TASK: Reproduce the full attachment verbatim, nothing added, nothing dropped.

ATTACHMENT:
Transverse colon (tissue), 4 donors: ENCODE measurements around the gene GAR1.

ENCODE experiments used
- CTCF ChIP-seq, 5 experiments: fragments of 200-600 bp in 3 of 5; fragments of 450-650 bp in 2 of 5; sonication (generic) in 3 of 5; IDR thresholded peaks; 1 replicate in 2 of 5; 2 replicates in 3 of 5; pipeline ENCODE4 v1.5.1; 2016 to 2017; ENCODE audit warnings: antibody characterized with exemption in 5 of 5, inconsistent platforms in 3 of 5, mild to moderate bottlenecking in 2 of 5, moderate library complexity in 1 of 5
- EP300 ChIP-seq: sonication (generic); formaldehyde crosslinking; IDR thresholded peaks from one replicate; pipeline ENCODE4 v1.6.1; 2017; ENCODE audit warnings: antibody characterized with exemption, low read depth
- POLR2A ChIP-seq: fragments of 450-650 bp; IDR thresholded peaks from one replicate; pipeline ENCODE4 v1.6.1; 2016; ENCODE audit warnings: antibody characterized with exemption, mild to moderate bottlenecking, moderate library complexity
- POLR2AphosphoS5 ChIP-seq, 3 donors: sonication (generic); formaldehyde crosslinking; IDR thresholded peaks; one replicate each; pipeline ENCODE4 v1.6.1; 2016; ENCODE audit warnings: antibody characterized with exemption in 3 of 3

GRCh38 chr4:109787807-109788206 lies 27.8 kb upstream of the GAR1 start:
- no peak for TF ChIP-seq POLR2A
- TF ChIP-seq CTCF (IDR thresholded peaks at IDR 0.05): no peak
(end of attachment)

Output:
Transverse colon (tissue), 4 donors: ENCODE measurements around the gene GAR1.

ENCODE experiments used
- CTCF ChIP-seq, 5 experiments: fragments of 200-600 bp in 3 of 5; fragments of 450-650 bp in 2 of 5; sonication (generic) in 3 of 5; IDR thresholded peaks; 1 replicate in 2 of 5; 2 replicates in 3 of 5; pipeline ENCODE4 v1.5.1; 2016 to 2017; ENCODE audit warnings: antibody characterized with exemption in 5 of 5, inconsistent platforms in 3 of 5, mild to moderate bottlenecking in 2 of 5, moderate library complexity in 1 of 5
- EP300 ChIP-seq: sonication (generic); formaldehyde crosslinking; IDR thresholded peaks from one replicate; pipeline ENCODE4 v1.6.1; 2017; ENCODE audit warnings: antibody characterized with exemption, low read depth
- POLR2A ChIP-seq: fragments of 450-650 bp; IDR thresholded peaks from one replicate; pipeline ENCODE4 v1.6.1; 2016; ENCODE audit warnings: antibody characterized with exemption, mild to moderate bottlenecking, moderate library complexity
- POLR2AphosphoS5 ChIP-seq, 3 donors: sonication (generic); formaldehyde crosslinking; IDR thresholded peaks; one replicate each; pipeline ENCODE4 v1.6.1; 2016; ENCODE audit warnings: antibody characterized with exemption in 3 of 3

GRCh38 chr4:109787807-109788206 lies 27.8 kb upstream of the GAR1 start:
- no peak for TF ChIP-seq POLR2A
- TF ChIP-seq CTCF (IDR thresholded peaks at IDR 0.05): no peak